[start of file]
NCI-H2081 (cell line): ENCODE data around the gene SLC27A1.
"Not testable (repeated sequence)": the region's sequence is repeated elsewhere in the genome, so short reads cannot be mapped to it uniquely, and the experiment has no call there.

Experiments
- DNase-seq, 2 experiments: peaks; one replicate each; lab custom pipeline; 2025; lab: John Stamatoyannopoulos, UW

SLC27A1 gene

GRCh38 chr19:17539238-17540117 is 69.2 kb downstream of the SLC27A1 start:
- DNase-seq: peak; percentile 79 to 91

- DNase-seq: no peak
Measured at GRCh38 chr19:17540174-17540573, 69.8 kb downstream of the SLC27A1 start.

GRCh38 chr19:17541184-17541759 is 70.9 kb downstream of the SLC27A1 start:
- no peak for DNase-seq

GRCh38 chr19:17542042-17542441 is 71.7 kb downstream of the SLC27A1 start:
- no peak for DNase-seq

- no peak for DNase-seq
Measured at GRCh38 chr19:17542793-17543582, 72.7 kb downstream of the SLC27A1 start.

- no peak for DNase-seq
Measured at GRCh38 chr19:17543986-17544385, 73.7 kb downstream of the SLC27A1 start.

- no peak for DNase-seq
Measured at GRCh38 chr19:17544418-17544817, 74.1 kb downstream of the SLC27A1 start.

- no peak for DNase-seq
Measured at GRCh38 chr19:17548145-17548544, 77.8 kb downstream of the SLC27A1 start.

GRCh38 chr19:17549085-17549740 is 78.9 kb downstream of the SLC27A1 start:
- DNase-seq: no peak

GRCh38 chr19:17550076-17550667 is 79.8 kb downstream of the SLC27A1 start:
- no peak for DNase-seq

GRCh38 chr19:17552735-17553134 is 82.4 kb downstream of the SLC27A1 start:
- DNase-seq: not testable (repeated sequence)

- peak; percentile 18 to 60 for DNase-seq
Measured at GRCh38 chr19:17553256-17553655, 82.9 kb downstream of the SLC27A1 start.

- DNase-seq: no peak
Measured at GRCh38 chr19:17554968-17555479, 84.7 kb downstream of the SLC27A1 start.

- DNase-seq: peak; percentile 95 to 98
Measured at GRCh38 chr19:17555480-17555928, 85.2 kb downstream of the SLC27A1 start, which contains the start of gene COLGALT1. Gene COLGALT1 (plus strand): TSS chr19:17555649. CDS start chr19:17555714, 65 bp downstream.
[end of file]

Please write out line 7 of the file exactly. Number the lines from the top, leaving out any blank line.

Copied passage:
- DNase-seq: peak; percentile 79 to 91